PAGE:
crusader sees evil in Florida city
CLEARWATER, Fla. -- It's a modest, two-story office building in a sleepy downtown. But for Bob Minton, it is the field office for nothing less than a war for the heart and soul of this quiet coastal city.
"We're going to liberate Clearwater," Minton declares.
Whether Clearwater needs liberating is open to debate. But after about 25 years of serving, often uneasily, as one of the Church of Scientology's most important bases in the country, Clearwater finds itself once again drawn into a battle over the controversial group.
Minton, 53, is a retired millionaire from New England who has protested and funded lawsuits against the church, which he says is a cult that has destroyed members' lives and trampled on the civil rights of its opponents.
Early this month, he brought his fight to the heart of the church's Clearwater operations by opening a center here to provide information on the group and provide "exit counseling" for members who want to leave.
The church, founded by the late science fiction writer L. Ron Hubbard and perhaps best known for such celebrity members as John Travolta and Tom Cruise, has drawn many detractors over the years -- from disenchanted former adherents to the Internal Revenue Service.
The IRS fought a decadeslong battle with the church before finally restoring its tax-exempt status as a religion.
But it perhaps has never come up against someone like Minton, who could be dismissed as just another gadfly but for the fact that he seems willing to put considerable money where his mouth is.
To date, Minton estimates he has spent $2.5 million on his crusade.
"The only difference between me and any other critic," Minton says, "is I was fortunate enough to make some money to be able to retire earlyand fight these guys."
Church officials have fought back: Pickets have descended on Minton's various homes to denounce him as a religious bigot, and he says his family and friends have been harassed. The church sought to block the center from opening by offering the seller of the building twice the $325,000 that Minton paid.
"They're here only for one purpose, to harass Scientology," says Mike Rinder, a spokesman for the church. "It's an escalation of his campaign."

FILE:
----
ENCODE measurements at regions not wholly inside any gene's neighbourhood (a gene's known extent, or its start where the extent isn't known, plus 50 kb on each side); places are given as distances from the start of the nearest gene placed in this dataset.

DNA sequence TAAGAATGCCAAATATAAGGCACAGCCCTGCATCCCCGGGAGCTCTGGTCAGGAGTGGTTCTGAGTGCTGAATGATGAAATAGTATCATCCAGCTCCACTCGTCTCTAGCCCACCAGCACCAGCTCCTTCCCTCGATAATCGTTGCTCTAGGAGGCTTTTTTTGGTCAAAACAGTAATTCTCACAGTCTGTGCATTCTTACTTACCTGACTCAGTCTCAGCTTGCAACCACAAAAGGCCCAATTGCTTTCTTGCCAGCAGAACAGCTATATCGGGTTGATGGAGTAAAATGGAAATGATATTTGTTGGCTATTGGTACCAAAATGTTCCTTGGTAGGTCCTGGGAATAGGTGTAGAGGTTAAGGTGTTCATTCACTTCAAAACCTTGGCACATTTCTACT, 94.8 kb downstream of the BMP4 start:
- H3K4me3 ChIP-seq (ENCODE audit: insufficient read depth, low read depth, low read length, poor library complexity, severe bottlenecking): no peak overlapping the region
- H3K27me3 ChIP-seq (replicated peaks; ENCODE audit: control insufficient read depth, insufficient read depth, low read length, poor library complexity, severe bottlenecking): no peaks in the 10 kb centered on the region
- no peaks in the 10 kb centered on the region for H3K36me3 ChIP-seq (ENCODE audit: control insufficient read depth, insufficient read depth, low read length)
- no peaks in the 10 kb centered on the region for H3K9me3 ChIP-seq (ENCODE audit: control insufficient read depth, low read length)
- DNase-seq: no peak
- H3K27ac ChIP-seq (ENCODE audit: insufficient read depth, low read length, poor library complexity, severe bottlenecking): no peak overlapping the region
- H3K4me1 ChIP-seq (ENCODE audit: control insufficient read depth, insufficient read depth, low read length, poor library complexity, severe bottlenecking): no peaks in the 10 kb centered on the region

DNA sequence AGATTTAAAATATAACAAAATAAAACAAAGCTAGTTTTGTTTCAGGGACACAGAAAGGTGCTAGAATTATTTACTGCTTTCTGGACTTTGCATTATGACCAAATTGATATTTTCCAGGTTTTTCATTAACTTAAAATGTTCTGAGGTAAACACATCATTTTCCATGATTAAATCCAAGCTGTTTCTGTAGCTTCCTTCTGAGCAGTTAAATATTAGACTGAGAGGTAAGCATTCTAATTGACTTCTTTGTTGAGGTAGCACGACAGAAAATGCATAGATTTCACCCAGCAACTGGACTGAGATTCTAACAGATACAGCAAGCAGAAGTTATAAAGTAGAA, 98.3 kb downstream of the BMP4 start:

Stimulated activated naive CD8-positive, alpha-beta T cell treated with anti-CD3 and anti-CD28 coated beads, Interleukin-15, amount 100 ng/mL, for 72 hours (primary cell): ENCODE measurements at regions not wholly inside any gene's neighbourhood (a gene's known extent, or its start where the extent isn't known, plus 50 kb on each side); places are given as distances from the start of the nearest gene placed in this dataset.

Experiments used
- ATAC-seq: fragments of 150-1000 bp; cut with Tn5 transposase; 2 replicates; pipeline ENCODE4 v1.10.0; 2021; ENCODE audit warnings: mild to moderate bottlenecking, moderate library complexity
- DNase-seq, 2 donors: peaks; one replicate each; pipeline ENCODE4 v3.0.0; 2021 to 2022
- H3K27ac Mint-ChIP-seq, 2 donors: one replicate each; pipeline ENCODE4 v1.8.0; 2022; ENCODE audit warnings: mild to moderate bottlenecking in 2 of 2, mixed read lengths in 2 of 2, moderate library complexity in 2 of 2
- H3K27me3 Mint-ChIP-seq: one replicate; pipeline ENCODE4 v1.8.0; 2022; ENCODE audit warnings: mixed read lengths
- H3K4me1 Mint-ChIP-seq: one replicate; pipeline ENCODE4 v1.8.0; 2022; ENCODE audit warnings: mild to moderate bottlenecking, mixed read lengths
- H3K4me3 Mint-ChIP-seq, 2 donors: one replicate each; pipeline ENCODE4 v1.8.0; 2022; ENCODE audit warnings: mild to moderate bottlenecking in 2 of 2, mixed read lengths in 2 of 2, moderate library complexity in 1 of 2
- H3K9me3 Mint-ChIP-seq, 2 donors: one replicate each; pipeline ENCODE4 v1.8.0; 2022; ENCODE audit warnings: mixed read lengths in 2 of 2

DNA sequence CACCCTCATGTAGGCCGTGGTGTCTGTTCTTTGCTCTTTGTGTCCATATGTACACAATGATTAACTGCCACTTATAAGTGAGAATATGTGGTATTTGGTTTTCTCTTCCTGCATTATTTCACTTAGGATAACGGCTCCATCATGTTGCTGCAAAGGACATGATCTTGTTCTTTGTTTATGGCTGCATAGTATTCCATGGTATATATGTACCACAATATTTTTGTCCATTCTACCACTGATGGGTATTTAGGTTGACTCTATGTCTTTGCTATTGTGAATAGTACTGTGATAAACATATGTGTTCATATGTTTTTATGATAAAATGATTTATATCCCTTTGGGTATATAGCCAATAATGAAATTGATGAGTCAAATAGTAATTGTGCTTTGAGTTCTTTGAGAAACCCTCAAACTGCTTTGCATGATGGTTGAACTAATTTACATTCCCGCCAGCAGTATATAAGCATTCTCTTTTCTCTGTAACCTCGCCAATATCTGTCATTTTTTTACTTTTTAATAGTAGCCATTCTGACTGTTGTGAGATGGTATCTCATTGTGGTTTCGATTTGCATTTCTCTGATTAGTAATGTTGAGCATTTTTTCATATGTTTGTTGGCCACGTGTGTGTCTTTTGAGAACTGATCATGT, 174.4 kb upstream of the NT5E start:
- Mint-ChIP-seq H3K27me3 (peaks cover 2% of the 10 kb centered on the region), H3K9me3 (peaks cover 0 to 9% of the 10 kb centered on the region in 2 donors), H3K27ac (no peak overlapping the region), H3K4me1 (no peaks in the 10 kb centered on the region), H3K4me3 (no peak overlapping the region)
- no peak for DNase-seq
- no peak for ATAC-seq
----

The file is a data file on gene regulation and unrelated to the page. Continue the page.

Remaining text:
Named for Scientologist
The center is named the Lisa McPherson Trust, to memorialize a Scientologist who died here four years ago while in the care of fellow church members.
The church faces criminal charges in connection with McPherson's death, and Minton has helped to fund a family member's civil suit against Scientology. Both cases are scheduled to come to trial this year.
The case has created much turmoil in Clearwater.
Opponents of the church, including Minton, have picketed Scientology buildings to keep McPherson's case in the public eye. Scientologists have picketed the Clearwater Police Department and the St. Petersburg Times newspaper for its treatment of the church.
The church, founded in 1954, has long been controversial.
Its philosophy is part sci-fi, part self-help: Hubbard wrote that people are spirits who were banished to Earth 75 million years ago by an evil galactic ruler and need to be "cleared" of problems and ailments that they've picked up in previous lives by going through a series of "auditing" sessions with a trained counselor.
Critics say Scientology is actually a business that coerces members to spend tens of thousands of dollars on its literature and to go through auditing.
The IRS revoked the church's tax-exempt status in 1967, reversing the decision 26 years later only after a costly battle in which Scientology launched numerous lawsuits and its own investigation and infiltration of the federal agency.
A rough beginning
Scientology has also had a tumultuous time with Clearwater officials. The city and the church have sparred from the beginning.
"They came in under cover," said Rita Garvey, a former mayor and commissioner. "That was not a good way of starting off."
Scientology bought its first building in Clearwater, the landmark Fort Harrison Hotel, in 1975 under a pseudonym, United Churches of Florida. Documents seized in an FBI raid of Scientology properties elsewhere would reveal that the church arrived with plans "for taking control of key points in the Clearwater area" by infiltrating the government, police, media and other institutions.
Outraged officials held investigative hearings in 1982 to find out more about the church that had settled in their midst. The city subsequently passed an ordinance requiring strict recordkeeping and disclosure methods for religious and charitable groups, but the church sued and ultimately got the law overturned as unconstitutional.
Properties worth $40 million